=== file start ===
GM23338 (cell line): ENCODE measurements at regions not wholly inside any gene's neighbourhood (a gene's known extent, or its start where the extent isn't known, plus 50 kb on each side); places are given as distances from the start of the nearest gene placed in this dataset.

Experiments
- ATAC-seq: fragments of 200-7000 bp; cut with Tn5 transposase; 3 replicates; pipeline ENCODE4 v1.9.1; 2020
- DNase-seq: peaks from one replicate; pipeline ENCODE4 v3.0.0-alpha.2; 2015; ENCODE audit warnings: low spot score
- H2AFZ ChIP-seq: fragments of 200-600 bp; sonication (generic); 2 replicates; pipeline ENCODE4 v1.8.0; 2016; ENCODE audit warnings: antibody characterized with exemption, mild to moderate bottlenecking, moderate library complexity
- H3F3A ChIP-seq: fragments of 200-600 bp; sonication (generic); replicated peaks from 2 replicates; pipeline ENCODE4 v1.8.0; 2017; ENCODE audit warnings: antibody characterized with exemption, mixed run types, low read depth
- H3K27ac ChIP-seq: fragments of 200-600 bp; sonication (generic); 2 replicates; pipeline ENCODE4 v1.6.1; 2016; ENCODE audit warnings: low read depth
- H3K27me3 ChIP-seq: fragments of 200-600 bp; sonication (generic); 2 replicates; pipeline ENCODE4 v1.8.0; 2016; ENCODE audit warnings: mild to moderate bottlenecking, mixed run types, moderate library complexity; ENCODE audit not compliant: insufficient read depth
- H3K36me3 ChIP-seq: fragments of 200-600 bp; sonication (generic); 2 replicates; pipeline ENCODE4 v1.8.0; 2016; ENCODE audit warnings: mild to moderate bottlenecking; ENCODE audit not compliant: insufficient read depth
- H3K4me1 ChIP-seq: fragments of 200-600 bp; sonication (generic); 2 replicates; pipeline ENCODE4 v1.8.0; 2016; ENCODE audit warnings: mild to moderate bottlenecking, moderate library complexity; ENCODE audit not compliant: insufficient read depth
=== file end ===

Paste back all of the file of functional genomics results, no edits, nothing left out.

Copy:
GM23338 (cell line): ENCODE measurements at regions not wholly inside any gene's neighbourhood (a gene's known extent, or its start where the extent isn't known, plus 50 kb on each side); places are given as distances from the start of the nearest gene placed in this dataset.

Experiments
- ATAC-seq: fragments of 200-7000 bp; cut with Tn5 transposase; 3 replicates; pipeline ENCODE4 v1.9.1; 2020
- DNase-seq: peaks from one replicate; pipeline ENCODE4 v3.0.0-alpha.2; 2015; ENCODE audit warnings: low spot score
- H2AFZ ChIP-seq: fragments of 200-600 bp; sonication (generic); 2 replicates; pipeline ENCODE4 v1.8.0; 2016; ENCODE audit warnings: antibody characterized with exemption, mild to moderate bottlenecking, moderate library complexity
- H3F3A ChIP-seq: fragments of 200-600 bp; sonication (generic); replicated peaks from 2 replicates; pipeline ENCODE4 v1.8.0; 2017; ENCODE audit warnings: antibody characterized with exemption, mixed run types, low read depth
- H3K27ac ChIP-seq: fragments of 200-600 bp; sonication (generic); 2 replicates; pipeline ENCODE4 v1.6.1; 2016; ENCODE audit warnings: low read depth
- H3K27me3 ChIP-seq: fragments of 200-600 bp; sonication (generic); 2 replicates; pipeline ENCODE4 v1.8.0; 2016; ENCODE audit warnings: mild to moderate bottlenecking, mixed run types, moderate library complexity; ENCODE audit not compliant: insufficient read depth
- H3K36me3 ChIP-seq: fragments of 200-600 bp; sonication (generic); 2 replicates; pipeline ENCODE4 v1.8.0; 2016; ENCODE audit warnings: mild to moderate bottlenecking; ENCODE audit not compliant: insufficient read depth
- H3K4me1 ChIP-seq: fragments of 200-600 bp; sonication (generic); 2 replicates; pipeline ENCODE4 v1.8.0; 2016; ENCODE audit warnings: mild to moderate bottlenecking, moderate library complexity; ENCODE audit not compliant: insufficient read depth